NASA’s Juno spacecraft detects strange new auroras on Jupiter


Data from NASA’s Juno spacecraft revealed faint aurora features likely triggered by charged particles coming from the edge of Jupiter’s massive magnetosphere.  (Image credit: NASA/SWRI/JPL-Caltech/SwRI/V. Hue/G. R. Gladstone/B. Bonfond)

NASA’s Juno mission has detected new auroral emissions on Jupiter which appear to ripple over the planet’s poles.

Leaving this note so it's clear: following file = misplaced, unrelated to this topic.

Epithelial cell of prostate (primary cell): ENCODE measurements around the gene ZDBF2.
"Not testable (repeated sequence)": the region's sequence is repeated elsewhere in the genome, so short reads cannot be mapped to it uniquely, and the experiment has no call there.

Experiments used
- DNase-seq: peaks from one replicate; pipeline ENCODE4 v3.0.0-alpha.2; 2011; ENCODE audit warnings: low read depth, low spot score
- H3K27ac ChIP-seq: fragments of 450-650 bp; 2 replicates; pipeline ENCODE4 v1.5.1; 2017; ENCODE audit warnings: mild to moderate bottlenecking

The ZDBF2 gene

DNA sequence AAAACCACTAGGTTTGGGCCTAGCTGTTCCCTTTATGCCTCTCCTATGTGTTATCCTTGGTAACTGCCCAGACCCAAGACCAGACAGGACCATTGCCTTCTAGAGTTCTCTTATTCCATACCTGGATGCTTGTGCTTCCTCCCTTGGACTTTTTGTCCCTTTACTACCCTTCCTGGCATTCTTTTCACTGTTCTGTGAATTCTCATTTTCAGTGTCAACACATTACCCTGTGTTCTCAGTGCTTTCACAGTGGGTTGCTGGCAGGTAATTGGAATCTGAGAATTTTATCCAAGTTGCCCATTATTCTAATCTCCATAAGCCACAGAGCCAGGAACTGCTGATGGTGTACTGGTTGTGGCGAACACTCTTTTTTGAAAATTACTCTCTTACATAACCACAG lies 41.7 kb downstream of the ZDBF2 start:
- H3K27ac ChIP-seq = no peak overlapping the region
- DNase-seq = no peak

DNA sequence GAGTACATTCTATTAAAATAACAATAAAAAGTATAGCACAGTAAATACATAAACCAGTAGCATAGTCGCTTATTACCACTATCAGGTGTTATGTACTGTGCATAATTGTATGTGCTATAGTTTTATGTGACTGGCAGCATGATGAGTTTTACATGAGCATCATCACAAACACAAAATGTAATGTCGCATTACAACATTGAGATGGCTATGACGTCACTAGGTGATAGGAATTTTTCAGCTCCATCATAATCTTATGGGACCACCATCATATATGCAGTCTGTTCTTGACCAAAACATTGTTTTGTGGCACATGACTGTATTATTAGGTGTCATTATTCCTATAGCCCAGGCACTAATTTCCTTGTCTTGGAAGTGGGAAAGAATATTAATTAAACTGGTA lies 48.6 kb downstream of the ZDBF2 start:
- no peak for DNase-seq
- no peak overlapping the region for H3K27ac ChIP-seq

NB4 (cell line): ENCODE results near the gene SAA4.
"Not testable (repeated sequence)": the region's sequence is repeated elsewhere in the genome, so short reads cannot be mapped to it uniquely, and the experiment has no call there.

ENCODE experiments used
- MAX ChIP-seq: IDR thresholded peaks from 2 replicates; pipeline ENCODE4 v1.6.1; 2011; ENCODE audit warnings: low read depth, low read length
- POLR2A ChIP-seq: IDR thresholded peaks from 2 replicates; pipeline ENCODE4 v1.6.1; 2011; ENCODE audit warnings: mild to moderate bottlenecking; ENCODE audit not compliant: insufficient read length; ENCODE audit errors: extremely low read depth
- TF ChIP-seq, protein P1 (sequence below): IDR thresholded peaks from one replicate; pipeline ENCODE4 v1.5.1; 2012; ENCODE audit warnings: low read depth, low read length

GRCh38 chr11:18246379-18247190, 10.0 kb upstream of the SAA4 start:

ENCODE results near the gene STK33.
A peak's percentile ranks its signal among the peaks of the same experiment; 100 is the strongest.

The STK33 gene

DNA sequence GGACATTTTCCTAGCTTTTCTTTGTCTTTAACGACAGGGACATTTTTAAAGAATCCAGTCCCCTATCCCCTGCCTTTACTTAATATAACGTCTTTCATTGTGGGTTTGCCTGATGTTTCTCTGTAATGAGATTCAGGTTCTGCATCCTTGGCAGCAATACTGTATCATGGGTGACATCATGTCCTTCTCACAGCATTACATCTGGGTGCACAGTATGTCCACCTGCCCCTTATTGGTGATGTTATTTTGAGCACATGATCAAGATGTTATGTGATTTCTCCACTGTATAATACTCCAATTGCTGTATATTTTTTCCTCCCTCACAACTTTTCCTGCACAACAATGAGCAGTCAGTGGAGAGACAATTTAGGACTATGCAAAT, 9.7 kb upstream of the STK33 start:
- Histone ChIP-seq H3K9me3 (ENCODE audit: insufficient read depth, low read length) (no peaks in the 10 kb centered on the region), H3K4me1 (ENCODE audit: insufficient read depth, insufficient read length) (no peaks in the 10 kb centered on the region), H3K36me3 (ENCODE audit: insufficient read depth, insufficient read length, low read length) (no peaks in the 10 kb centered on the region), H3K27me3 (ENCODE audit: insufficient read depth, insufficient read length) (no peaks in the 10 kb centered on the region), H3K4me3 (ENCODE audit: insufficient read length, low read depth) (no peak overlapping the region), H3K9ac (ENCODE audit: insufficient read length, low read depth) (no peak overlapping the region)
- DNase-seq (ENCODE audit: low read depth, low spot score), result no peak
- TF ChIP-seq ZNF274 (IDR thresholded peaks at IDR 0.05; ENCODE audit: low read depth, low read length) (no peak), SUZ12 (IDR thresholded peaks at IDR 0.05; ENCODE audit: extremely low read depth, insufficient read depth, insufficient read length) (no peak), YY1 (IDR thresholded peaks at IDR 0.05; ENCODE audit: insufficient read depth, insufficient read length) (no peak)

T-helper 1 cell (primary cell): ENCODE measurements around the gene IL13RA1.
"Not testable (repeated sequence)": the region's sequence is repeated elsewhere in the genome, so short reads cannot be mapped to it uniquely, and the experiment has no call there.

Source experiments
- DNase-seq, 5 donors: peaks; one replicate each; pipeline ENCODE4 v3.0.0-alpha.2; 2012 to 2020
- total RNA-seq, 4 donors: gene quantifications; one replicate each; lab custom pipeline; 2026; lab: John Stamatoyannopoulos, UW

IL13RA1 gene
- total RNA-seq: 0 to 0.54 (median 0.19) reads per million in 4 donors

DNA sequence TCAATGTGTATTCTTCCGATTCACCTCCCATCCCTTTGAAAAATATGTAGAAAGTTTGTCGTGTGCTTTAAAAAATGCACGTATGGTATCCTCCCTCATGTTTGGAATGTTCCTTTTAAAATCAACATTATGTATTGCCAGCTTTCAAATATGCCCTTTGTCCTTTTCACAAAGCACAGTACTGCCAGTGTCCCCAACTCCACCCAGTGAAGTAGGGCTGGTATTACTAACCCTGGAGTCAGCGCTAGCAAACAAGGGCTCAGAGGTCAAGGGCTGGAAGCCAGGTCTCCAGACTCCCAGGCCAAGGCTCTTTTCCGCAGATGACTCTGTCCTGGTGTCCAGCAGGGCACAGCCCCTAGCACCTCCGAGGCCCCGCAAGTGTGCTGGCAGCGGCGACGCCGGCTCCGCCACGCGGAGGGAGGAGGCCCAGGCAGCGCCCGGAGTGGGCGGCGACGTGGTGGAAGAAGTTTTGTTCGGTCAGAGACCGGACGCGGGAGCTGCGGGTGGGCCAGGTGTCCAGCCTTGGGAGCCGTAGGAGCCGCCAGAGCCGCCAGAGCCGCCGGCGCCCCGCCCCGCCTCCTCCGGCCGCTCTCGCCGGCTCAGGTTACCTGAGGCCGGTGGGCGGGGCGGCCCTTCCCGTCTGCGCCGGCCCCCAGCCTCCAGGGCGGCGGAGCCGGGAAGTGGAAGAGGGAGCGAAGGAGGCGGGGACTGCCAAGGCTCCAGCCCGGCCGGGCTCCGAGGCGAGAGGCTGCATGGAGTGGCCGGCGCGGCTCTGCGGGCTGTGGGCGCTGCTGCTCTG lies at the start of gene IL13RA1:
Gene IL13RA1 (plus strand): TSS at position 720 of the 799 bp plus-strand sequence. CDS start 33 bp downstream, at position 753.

The Ultraviolet Spectrograph (UVS) on the Juno spacecraft captured this glowing phenomenon, which is characterized by faint ring-shaped emissions that expand rapidly over time at speeds between 2 and 4.8 miles per second (3.3 and 7.7 kilometers per second). Researchers from the Southwest Research Institute (SwRI), where Juno’s UVS instrument was built, suggest these auroral emissions are triggered by charged particles coming from the edge of Jupiter’s massive magnetosphere, according to a statement from the institute. 



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